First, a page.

Find a Sensei. Trust the Sensei. — I was lucky to have found mine – Aneev. Brutally honest and extremely funny, that’s all you need in a master. What you’ve got to be is completely trusting, and that’s all. I held myself accountable for some of the most basic errors I made, if I could change this other thing, I would have liked to be harder on myself than what I was. The thing is, there is barely any room in this world for mediocrity; there are so many out there who could half-bake a cake and complain about the ingredients being wrong. Having said that, there is definitely no room for self-loathing as well, which is why it always helps to talk to your mentor and reason out your understanding of things. And who knows, the sensei might recommend you to apply for a photography programme in the UK over a round of beer after a good day of shoot and about six months later you could be writing about it for a blog. For that sake alone, find a sensei and trust the sensei.
Familia — The exceptional amount of support, trust and strength I have received from my family has been exceptional to the point that it was surprising! It counts a lot to talk to your family about what’s going on and the sheer enthusiasm with which they want to know about the recent changes. Nothing beats the fact that a year ago, I made a joke to my father (who back then had quite recently taken an early retirement from work) about being unemployed, suggesting that we’re the only ‘jobless’ ones in the family. It is under their protection and heartfelt support that I know that I can achieve what I have set out to. Always, love thy familia.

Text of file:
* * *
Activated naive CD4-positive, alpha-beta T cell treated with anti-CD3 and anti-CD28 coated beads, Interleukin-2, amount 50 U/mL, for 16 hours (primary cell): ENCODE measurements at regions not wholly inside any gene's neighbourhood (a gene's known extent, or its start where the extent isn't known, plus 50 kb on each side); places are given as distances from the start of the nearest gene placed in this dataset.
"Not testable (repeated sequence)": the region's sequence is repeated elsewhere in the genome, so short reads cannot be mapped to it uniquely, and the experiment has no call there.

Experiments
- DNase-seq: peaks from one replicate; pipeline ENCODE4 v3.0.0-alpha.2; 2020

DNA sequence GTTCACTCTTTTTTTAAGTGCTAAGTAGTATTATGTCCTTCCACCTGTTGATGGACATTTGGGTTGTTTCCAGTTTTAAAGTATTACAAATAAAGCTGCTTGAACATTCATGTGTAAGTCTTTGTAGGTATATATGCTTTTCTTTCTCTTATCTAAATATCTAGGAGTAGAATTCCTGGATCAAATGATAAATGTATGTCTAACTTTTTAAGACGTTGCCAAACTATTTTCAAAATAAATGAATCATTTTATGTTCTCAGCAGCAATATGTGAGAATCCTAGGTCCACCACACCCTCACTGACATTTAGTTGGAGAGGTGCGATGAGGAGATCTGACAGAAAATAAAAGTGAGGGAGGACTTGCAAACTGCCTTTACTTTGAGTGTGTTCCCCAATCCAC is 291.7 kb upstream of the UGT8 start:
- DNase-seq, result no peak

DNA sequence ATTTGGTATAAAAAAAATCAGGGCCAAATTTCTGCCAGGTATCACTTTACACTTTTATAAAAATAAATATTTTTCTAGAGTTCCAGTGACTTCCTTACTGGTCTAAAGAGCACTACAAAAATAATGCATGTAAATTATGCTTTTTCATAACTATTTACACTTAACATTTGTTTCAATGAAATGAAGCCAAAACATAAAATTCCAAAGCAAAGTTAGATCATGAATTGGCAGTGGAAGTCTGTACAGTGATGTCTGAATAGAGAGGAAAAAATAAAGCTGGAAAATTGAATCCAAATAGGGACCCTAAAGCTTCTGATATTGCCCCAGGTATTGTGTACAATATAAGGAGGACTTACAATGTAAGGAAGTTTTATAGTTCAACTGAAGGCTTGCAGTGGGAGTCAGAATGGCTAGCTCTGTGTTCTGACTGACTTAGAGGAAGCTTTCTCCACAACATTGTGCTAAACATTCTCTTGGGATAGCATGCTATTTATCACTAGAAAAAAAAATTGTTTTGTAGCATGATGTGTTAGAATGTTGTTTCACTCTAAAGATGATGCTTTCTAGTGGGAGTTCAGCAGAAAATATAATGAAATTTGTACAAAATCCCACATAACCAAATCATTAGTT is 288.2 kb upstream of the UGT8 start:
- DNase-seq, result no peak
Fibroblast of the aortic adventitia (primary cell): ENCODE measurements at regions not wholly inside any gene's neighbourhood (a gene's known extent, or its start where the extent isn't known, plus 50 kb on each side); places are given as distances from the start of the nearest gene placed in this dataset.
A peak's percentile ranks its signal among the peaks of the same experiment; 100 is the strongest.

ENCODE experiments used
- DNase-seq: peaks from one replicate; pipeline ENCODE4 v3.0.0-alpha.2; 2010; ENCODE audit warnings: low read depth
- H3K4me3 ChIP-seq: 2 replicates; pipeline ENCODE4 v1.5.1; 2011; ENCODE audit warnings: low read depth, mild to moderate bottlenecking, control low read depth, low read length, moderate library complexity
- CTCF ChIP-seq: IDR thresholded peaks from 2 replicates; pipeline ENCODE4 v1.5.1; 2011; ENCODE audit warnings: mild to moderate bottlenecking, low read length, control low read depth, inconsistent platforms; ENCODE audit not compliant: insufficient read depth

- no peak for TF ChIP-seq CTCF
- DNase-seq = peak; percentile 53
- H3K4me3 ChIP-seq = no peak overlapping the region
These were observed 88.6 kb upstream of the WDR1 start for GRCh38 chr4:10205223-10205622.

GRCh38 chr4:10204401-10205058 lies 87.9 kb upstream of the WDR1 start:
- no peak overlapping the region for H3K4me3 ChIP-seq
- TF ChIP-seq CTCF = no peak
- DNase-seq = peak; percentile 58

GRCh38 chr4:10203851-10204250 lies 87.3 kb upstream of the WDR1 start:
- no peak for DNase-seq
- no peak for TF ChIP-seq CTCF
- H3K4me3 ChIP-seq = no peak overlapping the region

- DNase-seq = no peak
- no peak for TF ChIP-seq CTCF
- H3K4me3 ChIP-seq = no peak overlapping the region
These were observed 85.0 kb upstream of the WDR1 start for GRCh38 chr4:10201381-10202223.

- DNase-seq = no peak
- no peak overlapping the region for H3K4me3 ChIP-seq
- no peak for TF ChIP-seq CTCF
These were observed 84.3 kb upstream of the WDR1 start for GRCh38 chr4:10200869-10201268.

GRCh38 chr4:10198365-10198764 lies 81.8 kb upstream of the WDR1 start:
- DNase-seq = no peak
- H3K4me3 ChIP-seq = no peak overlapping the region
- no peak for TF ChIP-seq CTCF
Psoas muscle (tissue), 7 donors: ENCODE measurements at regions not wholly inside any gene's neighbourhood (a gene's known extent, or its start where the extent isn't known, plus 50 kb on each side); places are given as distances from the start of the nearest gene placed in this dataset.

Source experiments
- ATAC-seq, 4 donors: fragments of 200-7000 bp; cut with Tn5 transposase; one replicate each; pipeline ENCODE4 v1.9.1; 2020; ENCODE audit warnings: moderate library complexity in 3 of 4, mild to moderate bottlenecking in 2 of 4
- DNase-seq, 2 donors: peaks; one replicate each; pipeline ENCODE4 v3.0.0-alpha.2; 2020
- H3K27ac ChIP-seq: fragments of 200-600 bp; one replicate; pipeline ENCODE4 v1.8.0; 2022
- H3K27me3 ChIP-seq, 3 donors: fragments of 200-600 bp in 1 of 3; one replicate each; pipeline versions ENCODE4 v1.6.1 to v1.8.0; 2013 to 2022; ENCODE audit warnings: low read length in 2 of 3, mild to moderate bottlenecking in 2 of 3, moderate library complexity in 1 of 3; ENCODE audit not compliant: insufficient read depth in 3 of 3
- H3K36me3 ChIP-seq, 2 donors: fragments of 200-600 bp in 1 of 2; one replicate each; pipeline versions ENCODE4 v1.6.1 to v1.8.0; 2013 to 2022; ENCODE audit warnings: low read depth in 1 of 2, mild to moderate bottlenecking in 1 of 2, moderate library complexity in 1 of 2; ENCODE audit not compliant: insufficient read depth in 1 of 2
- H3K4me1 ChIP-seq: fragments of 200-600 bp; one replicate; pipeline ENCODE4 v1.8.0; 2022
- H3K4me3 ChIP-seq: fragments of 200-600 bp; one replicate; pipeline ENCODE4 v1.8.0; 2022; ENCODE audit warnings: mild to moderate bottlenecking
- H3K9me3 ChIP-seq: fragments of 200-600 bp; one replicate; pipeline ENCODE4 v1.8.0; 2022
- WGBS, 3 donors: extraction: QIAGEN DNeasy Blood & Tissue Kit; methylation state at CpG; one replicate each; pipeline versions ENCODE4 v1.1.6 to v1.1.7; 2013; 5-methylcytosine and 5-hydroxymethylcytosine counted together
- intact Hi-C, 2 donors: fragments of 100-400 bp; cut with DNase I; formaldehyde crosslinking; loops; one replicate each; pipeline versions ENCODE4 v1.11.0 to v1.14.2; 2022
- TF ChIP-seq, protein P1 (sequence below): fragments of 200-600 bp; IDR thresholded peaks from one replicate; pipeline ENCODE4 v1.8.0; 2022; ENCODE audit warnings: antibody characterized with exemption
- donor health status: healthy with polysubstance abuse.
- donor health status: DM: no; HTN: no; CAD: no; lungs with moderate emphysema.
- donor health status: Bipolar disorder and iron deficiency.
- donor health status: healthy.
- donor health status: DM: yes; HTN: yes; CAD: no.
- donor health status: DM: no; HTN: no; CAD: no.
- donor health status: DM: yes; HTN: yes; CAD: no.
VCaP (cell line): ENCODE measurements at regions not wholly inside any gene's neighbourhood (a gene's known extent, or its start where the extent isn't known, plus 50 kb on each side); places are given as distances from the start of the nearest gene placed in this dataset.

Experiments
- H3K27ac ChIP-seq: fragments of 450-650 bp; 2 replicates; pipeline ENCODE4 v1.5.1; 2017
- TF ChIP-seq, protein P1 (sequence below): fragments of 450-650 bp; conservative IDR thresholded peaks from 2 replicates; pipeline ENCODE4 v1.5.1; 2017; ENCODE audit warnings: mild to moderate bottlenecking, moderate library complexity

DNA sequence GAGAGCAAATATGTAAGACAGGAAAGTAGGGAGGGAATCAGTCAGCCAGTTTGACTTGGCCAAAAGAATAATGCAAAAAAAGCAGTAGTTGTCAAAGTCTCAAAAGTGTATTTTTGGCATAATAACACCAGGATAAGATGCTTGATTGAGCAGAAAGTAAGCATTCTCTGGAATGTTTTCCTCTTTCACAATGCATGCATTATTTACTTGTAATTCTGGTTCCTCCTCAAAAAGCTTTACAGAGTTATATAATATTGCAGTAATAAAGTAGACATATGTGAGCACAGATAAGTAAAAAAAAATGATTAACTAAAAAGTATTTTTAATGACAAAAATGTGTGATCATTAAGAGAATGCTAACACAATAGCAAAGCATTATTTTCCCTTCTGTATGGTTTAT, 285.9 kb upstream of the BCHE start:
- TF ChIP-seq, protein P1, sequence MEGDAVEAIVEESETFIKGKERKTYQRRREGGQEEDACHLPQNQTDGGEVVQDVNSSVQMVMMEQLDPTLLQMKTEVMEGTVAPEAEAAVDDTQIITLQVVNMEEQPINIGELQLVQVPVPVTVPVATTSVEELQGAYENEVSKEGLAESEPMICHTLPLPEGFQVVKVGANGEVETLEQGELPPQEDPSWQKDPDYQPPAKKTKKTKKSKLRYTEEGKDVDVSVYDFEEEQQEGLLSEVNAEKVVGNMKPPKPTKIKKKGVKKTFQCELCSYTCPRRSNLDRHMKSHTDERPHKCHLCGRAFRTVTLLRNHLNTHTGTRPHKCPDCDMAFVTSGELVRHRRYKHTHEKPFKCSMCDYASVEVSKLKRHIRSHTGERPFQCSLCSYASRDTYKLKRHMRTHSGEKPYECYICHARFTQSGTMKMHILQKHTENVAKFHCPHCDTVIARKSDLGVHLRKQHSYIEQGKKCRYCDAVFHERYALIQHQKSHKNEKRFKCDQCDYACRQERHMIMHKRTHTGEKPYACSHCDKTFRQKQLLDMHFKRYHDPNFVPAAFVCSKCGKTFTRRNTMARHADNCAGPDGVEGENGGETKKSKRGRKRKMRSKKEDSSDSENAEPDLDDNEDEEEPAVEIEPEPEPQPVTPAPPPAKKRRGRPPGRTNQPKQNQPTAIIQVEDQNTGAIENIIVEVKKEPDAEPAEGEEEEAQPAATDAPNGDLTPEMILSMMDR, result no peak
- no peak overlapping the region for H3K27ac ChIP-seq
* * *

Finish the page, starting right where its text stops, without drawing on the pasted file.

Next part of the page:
Don’t/Can’t/Won’t/Shouldn’t Quit — As I wrote earlier, there is barely any room in this world for mediocrity. Added on it the pressure of performance is the daily struggle of the once-much-celebrated Generation X. It doesn’t ever make sense to give up, unless you’ve tried a million different ways of making things work, because if you haven’t, the ‘change’ in itself is not justified. This is where I like to think about the 1000-day rule, it is pretty much the theory that if you’re working on an idea, giving it at least a 1000 days to workout is necessary. This is where the collective effort from my family, my sensei, my paranoia, my analysis to the dreaded question and my plan B helps. The way I look at it, if all else fails, think of doing that one that you find the most pleasure in, so much so that you wished it was the way of life – right there you’d know how to carry on.
I hope what I’ve learnt from this past year stays with me and keeps me moving forward. For better or for worse, it has gotten me so far, I don’t see why it won’t take me all the way.